Re: AEAD and header encryption overhead in QUIC

Matt Joras <> Thu, 18 June 2020 17:21 UTC

Return-Path: <>
Received: from localhost (localhost []) by (Postfix) with ESMTP id 9E7843A0CE1 for <>; Thu, 18 Jun 2020 10:21:25 -0700 (PDT)
X-Virus-Scanned: amavisd-new at
X-Spam-Flag: NO
X-Spam-Score: -2.097
X-Spam-Status: No, score=-2.097 tagged_above=-999 required=5 tests=[BAYES_00=-1.9, DKIM_SIGNED=0.1, DKIM_VALID=-0.1, DKIM_VALID_AU=-0.1, DKIM_VALID_EF=-0.1, FREEMAIL_FROM=0.001, HTML_MESSAGE=0.001, SPF_HELO_NONE=0.001, SPF_PASS=-0.001, URIBL_BLOCKED=0.001] autolearn=ham autolearn_force=no
Authentication-Results: (amavisd-new); dkim=pass (2048-bit key)
Received: from ([]) by localhost ( []) (amavisd-new, port 10024) with ESMTP id vMPfIgtXYKtw for <>; Thu, 18 Jun 2020 10:21:24 -0700 (PDT)
Received: from ( [IPv6:2607:f8b0:4864:20::a2e]) (using TLSv1.2 with cipher ECDHE-RSA-AES128-GCM-SHA256 (128/128 bits)) (No client certificate requested) by (Postfix) with ESMTPS id C776E3A0CA7 for <>; Thu, 18 Jun 2020 10:21:23 -0700 (PDT)
Received: by with SMTP id q69so1619512vkq.10 for <>; Thu, 18 Jun 2020 10:21:23 -0700 (PDT)
DKIM-Signature: v=1; a=rsa-sha256; c=relaxed/relaxed;; s=20161025; h=mime-version:references:in-reply-to:from:date:message-id:subject:to :cc; bh=eifcHAi/b6anFfzog/tzOoN8zc2F9SgD3JnvDRk6/NM=; b=UMs0+EkZii4y16k6vYl9lBdBDLKmGSnk4cR3JTVdSh83ugeABj0iWLGGcyVyAxrhsh rlBDqk5PNukWBddaU4T/ptRcxO0ba/EZhuzh+p3zgibOdCubzCdpoy4oOiWgbVmIC0Uf raOizABY42/H/aMcM7XnIVdnn6LuBiu2Q8ASM4Lpdgo4mwN08jahGZ+ysTVHR7jSmR2Y cyp7fIiEiKaTXuy8vtcyVImNd0M3I4N3Fn3sel42j1qJmHoUhUA33g/gl90KgG/Ga9in oYJST552Vtuc/odROP+Sx0AcsV4tl76gsHxZdfGER6EW4wIAPMHkqdIdO7ywQ3pFdszM MziA==
X-Google-DKIM-Signature: v=1; a=rsa-sha256; c=relaxed/relaxed;; s=20161025; h=x-gm-message-state:mime-version:references:in-reply-to:from:date :message-id:subject:to:cc; bh=eifcHAi/b6anFfzog/tzOoN8zc2F9SgD3JnvDRk6/NM=; b=TOFgKxCUIOqxEfz1u6bhhOPn63pIfvqpiWQRc4xrhMVXCTyoyMXpjwNHYchAtuDMmn YCbPDq8jhNY8hGIjIzl9W0EU4t8TmhsWhfvxEunxttPQLqqnpJktp2sXukzK9DCUEmq9 +C+vopVamcI8s+k6lfKWKWebptvTQcyFluowTDV8FoqxHlWf4eRlA2sTnLV0sEJ2Rmw0 DqlQYAgTl8ldqUPqHjZCaBGRig6pQjDXUF+tuoFMm8Hwp79faJHx89XN0KWvQOj6cynb /spNcOaXUTBoFlPGsTzJx52igtxaXfoWKMJopQyWDNbpvBYZUOwDiHsLmZ9V95iEsH6Q KLDg==
X-Gm-Message-State: AOAM5331Gz2wY8BuyH3OsbcYerFPIqnPDj230w+gT4DFgDTJ77g8kTya saGktQZAhCuaSjZF/Sd+IQbsTHZN7aT7NMhQ8OE=
X-Google-Smtp-Source: ABdhPJx/XygiAPNA3v8PfqlKZ5mEEcYb0GezgRYp7rFJcjyeY1dPc+vk3+eu2BurlML5kz/AvysNcZsc6SIOQwKyPEw=
X-Received: by 2002:a1f:9511:: with SMTP id x17mr4391054vkd.101.1592500882717; Thu, 18 Jun 2020 10:21:22 -0700 (PDT)
MIME-Version: 1.0
References: <>
In-Reply-To: <>
From: Matt Joras <>
Date: Thu, 18 Jun 2020 10:21:11 -0700
Message-ID: <>
Subject: Re: AEAD and header encryption overhead in QUIC
To: Kazuho Oku <>
Content-Type: multipart/alternative; boundary="0000000000006b402405a85f01b4"
Archived-At: <>
X-Mailman-Version: 2.1.29
Precedence: list
List-Id: Main mailing list of the IETF QUIC working group <>
List-Unsubscribe: <>, <>
List-Archive: <>
List-Post: <>
List-Help: <>
List-Subscribe: <>, <>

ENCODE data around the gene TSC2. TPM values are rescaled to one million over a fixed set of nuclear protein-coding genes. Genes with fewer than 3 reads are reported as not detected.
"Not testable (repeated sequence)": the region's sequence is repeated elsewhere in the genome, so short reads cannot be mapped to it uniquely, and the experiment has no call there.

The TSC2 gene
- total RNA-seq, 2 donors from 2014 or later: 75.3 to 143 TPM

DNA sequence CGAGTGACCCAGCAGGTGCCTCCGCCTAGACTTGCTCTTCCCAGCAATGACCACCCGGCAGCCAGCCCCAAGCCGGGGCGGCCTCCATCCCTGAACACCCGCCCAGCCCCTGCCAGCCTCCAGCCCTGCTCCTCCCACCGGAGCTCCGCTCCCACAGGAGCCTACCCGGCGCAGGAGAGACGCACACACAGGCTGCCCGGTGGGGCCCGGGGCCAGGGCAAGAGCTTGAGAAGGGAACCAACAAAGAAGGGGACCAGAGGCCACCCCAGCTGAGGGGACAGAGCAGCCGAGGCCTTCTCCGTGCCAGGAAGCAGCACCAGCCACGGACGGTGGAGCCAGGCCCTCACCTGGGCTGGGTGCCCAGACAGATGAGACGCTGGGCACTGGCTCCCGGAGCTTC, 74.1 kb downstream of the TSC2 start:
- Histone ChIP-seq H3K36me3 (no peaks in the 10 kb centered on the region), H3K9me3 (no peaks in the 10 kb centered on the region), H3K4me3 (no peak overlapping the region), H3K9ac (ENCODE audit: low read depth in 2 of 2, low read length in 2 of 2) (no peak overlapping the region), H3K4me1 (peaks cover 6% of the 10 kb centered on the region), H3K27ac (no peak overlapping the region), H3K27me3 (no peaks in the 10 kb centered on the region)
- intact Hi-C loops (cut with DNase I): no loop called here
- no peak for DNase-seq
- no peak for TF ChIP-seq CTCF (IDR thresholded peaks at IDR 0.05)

X-List-Received-Date: Thu, 18 Jun 2020 17:21:26 -0000

Wow, really interesting results, thanks for sharing!

I was curious, since it's not mentioned on the PRs that I saw, were these
tests done with any adjustments to the ACK frequency on the client? Or is
this with the default ACK policy of ACKing every other?

Matt Joras

On Thu, Jun 18, 2020 at 1:24 AM Kazuho Oku <> wrote:

> Hello folks,
> TL;DR: When existing crypto libraries are used, the AEAD cost of QUIC can
> become somewhat greater than that of TLS over TCP, due to those crypto
> libraries not optimized for handling short AEAD blocks. Crypto libraries
> optimized for short AEAD blocks can tighten the gap. Also, crypto libraries
> optimized for QUIC can combine AEAD operation and header protection vector
> generation, effectively eliminating the cost of header protection.
> A bit longer story:
> Recently, when testing quicly [1] using a NIC with *hardware support* for
> UDP GSO offload, we noticed that it uses +30% CPU cycles compared to TLS
> over TCP. This was due to our underlying crypto not being optimized for
> short AEAD blocks, and due to the call overhead of doing header protection
> one packet at a time. [2]
> We went on to implement our own AES-GCM library optimized for short AEAD
> blocks (i.e. packet-sized), that also generates the header protection
> vector while doing AEAD computation. By switching to the new crypto
> library, the performance drawback of the crypto itself compared to large
> AEAD blocks when down from 30% to 10% [3].
> The overhead of header protection (relative to all the crypto cost) on the
> send side is now between 0.3% to 1% when using packets sized around 1400
> bytes to 1500 bytes. The ratio against the total transport cost is going to
> be less than that, and in practice, I think that they are negligible. The
> story might be a bit different on the receive-side due to the dependency
> between header protection and AEAD, though I am sure there would also be
> ways to optimize.
> In terms of CPU cycles spent by the QUIC stack, the overhead compared to
> TLS-over-TCP came down to 5%. quicly can now sustain the send rate of 5Gbps
> while spending about 30% of CPU cycles of one modern Intel CPU core [2].
> These numbers are observations from one TLS / QUIC stack doing
> micro-benchmarks, though I tend to think that sharing performance numbers
> lead to people having better expectations regarding the CPU cost of QUIC.
> Some of us were also concerned about the cost of header protection (a.k.a.
> packet number encryption) [4]. Hence posting here.
> [1]
> [2]
> [3]
> [4]
> --
> Kazuho Oku